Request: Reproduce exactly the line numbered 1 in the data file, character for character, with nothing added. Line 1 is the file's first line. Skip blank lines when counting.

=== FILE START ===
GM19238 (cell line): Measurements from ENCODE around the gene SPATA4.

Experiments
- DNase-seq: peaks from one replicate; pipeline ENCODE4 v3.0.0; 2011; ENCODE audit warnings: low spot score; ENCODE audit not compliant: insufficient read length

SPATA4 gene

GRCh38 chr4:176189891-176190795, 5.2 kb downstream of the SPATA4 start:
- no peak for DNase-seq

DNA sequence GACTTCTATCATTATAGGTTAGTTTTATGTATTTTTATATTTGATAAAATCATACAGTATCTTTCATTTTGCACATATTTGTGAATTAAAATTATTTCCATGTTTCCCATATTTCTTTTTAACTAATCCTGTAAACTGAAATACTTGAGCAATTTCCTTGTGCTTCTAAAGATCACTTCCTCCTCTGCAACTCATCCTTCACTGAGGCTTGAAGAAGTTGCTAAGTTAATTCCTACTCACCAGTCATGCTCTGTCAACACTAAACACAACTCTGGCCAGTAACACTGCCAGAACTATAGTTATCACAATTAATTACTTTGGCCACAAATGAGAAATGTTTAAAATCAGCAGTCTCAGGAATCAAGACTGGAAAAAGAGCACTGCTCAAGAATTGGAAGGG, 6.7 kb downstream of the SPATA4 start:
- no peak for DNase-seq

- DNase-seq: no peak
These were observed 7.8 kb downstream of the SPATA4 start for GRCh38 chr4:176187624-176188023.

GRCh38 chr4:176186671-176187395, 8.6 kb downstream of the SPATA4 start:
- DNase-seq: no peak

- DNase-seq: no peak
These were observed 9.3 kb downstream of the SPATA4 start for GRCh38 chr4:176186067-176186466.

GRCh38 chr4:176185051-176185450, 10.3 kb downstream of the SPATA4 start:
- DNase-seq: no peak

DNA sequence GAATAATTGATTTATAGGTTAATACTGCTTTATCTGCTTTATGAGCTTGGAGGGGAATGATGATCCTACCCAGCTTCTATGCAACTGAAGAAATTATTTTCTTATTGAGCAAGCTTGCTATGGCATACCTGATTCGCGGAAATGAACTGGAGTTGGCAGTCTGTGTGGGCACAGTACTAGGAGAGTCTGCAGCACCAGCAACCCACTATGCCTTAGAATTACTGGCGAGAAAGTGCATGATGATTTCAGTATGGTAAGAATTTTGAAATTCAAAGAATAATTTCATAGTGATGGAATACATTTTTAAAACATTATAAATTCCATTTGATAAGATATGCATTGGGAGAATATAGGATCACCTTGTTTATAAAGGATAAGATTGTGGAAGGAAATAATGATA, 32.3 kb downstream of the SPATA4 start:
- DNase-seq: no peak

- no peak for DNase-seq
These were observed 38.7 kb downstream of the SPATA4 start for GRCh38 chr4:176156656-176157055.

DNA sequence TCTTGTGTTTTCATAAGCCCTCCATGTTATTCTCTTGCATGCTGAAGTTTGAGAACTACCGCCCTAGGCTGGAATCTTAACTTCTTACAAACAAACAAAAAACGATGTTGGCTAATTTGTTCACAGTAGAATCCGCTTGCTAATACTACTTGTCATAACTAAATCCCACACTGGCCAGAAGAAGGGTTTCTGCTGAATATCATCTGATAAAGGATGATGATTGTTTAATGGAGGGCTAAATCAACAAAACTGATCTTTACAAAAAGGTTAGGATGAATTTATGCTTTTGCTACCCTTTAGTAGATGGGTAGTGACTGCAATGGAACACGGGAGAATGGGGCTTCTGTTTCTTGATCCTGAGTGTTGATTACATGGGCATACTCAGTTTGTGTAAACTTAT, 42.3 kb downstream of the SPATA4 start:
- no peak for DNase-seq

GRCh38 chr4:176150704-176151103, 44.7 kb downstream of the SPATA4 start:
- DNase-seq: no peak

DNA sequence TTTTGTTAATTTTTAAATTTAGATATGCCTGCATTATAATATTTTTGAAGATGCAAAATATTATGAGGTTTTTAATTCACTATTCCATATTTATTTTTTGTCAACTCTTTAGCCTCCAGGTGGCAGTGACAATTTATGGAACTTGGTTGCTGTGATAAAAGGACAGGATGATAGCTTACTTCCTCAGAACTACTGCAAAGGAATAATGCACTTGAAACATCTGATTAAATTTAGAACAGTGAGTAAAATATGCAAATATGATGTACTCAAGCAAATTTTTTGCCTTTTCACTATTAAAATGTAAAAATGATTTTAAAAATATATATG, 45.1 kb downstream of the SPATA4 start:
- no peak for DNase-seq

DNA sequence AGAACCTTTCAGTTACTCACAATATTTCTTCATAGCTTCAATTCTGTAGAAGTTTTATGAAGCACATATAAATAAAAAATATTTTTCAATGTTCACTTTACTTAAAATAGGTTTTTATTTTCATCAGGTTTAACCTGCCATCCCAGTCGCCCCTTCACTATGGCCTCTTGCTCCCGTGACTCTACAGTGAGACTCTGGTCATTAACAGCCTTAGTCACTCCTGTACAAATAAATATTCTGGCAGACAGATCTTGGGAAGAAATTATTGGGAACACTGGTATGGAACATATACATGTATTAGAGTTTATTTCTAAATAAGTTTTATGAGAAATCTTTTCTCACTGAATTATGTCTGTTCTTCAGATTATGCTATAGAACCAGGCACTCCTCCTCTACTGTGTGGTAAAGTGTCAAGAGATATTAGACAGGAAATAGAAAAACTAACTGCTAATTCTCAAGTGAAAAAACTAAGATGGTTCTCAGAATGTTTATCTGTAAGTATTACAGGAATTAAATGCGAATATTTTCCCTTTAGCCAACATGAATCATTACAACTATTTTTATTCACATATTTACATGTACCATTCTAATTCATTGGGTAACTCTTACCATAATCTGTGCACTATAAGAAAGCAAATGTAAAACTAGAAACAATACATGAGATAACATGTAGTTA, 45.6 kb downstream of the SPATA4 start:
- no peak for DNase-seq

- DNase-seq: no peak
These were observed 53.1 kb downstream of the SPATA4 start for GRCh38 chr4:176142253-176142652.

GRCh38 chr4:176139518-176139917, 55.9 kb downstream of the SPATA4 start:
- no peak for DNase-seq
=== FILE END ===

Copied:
GM19238 (cell line): Measurements from ENCODE around the gene SPATA4.